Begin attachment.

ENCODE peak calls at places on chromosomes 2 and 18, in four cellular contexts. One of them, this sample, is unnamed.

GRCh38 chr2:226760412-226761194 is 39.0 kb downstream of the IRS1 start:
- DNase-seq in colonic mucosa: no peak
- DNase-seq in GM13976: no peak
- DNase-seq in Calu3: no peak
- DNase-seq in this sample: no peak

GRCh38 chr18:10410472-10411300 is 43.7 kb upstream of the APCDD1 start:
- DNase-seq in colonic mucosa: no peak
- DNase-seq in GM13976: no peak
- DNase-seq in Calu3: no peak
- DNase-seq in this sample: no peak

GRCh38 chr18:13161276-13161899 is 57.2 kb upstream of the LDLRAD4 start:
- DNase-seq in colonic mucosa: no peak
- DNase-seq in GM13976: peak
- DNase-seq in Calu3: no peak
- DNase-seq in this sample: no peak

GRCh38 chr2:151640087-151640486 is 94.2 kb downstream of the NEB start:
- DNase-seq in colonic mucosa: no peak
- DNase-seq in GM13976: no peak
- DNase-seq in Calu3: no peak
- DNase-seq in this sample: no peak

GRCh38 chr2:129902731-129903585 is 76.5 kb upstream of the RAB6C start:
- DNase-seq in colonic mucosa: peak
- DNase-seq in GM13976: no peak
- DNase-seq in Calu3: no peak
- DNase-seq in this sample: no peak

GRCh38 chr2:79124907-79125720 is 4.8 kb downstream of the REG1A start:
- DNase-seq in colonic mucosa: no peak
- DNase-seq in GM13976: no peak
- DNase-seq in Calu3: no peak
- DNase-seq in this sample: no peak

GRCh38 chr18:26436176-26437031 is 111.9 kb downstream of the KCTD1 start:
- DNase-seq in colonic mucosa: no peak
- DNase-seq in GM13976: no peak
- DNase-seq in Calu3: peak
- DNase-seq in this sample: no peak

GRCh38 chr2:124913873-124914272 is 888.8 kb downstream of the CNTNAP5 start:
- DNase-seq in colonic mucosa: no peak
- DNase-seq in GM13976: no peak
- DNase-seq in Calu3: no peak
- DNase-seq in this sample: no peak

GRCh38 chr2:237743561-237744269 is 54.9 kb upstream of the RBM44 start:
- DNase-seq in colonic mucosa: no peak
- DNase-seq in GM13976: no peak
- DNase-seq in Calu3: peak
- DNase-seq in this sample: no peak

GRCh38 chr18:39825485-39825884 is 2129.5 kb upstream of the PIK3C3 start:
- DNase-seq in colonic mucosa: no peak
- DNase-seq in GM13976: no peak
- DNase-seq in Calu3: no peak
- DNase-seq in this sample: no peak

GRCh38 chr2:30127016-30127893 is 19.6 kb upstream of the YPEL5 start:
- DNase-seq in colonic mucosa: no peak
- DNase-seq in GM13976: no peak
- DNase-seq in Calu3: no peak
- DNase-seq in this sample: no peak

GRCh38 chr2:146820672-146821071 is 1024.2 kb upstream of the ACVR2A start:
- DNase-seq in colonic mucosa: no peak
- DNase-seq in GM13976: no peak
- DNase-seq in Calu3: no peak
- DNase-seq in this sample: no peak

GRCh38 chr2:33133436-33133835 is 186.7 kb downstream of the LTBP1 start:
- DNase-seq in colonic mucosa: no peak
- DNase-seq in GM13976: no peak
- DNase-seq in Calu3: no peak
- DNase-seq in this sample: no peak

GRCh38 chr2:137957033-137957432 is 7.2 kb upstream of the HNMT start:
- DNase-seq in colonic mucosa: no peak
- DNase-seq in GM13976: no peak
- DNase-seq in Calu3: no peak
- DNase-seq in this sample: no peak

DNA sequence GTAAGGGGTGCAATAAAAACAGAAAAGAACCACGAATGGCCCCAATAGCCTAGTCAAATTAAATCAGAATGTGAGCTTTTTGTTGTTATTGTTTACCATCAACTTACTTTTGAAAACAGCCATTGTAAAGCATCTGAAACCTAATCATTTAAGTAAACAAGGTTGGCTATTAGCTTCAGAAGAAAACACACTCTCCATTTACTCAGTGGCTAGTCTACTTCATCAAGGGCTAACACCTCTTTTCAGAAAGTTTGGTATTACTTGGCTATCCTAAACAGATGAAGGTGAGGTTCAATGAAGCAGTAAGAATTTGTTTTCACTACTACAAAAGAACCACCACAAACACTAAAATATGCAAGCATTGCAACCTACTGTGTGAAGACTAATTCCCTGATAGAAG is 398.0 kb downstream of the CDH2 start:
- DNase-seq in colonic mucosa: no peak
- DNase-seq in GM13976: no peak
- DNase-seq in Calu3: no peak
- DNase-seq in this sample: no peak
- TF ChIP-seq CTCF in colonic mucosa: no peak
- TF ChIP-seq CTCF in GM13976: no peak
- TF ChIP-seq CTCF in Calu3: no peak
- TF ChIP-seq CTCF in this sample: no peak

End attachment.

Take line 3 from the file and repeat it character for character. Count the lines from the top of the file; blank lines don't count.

- DNase-seq in colonic mucosa: no peak